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Frozen Whole Durian from Malaysia Gain China Market Access

August 23, 2018

With the ceremonial stroke of pens in Beijing’s Great Hall of the People, Malaysia gained market access to China for whole (in-husk) frozen durian on Monday, August 20. Malaysian media reported that the ceremony was overseen by Malaysian Prime Minister Tun Dr Mahathir Mohamad and China Premier Li Keqiang. Actual export of frozen whole durian could start as early as the first half of 2019, according to the Malay Mail, quoting a statement from Malaysia’s Ministry of Agriculture and Agro-based Industry.

Frozen Malsyian durian pulp has been allowed to be imported into China since 2007. The frozen pulp has found popularity as an ingredient in a range of durian-flavored food in China, ranging from cheesecake to pizza and the market for frozen Malaysian durian pulp in China had already exceeded USD 22 million by the end of 2016.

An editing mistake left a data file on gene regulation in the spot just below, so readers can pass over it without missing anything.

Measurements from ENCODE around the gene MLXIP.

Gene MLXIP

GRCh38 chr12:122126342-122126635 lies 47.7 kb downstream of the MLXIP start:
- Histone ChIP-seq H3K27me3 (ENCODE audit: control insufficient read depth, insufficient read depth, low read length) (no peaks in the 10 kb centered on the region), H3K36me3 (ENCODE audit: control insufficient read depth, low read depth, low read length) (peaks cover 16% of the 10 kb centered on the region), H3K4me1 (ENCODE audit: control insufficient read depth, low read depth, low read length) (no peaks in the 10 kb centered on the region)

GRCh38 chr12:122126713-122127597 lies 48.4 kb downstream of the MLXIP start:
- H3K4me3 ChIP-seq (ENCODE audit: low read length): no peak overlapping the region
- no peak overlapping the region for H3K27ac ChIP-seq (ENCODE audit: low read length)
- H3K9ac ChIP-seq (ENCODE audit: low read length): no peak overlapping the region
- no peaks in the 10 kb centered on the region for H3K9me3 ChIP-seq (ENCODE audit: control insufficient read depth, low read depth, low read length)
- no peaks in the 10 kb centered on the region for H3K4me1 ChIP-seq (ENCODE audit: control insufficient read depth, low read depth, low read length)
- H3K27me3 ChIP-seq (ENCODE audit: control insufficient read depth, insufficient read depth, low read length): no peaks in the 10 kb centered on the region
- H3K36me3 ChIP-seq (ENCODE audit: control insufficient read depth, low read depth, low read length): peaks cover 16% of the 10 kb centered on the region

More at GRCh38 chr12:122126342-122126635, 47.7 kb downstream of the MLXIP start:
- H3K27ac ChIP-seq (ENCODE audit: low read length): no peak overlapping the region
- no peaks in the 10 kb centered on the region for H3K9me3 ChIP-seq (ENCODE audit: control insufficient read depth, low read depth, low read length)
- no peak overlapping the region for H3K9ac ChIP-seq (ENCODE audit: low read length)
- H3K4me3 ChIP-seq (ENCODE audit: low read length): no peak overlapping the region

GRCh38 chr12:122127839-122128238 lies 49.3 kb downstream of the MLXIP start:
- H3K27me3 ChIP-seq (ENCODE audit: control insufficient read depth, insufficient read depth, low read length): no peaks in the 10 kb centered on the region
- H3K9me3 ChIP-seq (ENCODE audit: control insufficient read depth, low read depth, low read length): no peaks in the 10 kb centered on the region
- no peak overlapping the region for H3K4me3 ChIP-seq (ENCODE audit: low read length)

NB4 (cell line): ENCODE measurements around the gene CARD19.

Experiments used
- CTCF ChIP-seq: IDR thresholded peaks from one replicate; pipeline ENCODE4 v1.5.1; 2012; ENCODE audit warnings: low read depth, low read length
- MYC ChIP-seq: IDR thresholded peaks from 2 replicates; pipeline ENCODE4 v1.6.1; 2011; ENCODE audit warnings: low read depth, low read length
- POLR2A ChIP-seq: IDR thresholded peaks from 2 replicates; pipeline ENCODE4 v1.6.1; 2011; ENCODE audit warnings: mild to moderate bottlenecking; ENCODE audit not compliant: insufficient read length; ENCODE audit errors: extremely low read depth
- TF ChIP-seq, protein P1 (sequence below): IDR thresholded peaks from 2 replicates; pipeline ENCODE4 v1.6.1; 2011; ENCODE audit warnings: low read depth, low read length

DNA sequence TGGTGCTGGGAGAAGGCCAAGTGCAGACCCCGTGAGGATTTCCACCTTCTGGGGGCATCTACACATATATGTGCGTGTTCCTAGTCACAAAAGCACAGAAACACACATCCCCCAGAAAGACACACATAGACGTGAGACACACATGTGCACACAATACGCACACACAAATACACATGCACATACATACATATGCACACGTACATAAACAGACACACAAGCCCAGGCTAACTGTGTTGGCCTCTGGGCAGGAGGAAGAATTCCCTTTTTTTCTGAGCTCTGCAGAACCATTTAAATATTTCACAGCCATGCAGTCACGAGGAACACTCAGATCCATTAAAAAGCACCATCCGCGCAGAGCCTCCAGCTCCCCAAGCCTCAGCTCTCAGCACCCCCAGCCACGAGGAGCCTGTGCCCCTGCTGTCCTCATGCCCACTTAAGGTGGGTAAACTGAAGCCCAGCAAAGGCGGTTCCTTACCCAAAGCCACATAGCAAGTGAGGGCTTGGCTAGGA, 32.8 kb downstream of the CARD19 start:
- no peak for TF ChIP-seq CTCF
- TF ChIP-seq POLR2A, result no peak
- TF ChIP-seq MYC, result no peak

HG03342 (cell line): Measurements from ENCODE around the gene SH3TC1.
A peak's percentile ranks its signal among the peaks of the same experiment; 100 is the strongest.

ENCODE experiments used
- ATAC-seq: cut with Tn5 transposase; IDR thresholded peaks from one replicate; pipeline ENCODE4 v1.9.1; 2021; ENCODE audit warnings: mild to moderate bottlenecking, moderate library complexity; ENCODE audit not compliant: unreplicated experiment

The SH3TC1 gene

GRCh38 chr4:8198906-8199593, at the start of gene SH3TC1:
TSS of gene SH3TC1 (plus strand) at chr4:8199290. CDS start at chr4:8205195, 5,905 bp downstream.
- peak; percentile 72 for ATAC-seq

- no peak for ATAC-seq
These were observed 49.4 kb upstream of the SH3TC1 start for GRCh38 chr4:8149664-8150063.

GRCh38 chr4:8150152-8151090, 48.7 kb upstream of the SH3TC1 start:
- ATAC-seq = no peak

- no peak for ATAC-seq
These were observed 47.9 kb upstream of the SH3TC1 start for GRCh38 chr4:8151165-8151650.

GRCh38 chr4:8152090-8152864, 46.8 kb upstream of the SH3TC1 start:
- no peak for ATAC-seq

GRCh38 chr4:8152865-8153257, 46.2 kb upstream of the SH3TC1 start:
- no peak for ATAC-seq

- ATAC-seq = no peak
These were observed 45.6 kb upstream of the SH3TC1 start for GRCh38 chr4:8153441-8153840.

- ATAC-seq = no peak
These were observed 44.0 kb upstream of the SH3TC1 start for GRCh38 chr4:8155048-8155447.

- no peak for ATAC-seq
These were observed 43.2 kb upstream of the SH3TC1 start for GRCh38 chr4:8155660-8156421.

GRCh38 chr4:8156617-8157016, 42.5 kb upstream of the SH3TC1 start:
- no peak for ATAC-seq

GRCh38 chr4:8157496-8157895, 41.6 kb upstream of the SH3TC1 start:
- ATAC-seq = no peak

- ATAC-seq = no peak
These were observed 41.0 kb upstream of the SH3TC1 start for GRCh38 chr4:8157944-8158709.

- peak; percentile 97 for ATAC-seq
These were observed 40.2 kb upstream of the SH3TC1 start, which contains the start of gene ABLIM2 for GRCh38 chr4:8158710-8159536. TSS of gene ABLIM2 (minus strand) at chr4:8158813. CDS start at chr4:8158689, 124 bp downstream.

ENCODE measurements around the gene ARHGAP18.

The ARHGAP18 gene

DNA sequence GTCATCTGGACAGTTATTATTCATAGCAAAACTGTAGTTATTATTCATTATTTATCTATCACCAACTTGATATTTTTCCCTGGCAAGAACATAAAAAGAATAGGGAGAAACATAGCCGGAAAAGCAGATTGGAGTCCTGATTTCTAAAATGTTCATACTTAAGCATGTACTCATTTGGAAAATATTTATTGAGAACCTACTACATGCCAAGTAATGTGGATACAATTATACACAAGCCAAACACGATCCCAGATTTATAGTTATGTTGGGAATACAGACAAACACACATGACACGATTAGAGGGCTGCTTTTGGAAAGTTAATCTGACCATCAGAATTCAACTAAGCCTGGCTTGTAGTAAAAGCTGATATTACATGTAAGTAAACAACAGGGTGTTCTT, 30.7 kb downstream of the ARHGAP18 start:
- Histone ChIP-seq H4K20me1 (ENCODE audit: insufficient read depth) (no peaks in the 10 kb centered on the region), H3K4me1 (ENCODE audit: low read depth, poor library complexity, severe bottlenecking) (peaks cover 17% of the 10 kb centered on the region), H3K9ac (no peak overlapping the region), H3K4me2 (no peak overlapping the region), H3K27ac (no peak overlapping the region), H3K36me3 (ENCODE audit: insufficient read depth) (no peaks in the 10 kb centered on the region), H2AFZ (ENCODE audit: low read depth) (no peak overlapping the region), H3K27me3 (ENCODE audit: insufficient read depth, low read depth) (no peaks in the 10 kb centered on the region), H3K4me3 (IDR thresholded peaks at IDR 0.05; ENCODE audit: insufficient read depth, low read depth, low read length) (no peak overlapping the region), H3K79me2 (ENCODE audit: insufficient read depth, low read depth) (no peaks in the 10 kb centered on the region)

But the whole frozen whole fruits will instead be directly eaten by consumers as a substitute in the off season when fresh durian is not available from Thailand—the only country currently permitted to export fresh durian to China.

Malaysian authorities have also been pushing for quite some time to gain market access into China for fresh Malaysian durian, but have still not managed to get protocols signed. Many connoisseurs consider Malaysian durian to be on average superior in flavor and variety to Thai durian, and there is thought to be pent up demand from durian lovers in China for Malaysian varieties like Musang King.

Thailand is a much larger durian exporter overall, though, so it is unlikely to fall from its spot as the dominant supplier of durian to China, even if Malaysia finally gets access for fresh durian. Thailand reportedly exported 402,661 metric tons of durian worth USD 495 million to China in 2016.

In April of this year China’s ecommerce giant Alibaba sold 80,000 durians online in less than one minute as part of a promotional event.

Before export of frozen whole durians can begin, Malaysian authorities must submit to China a list of exporting durian plantations, processing facilities and other information.

Image: Wikimedia


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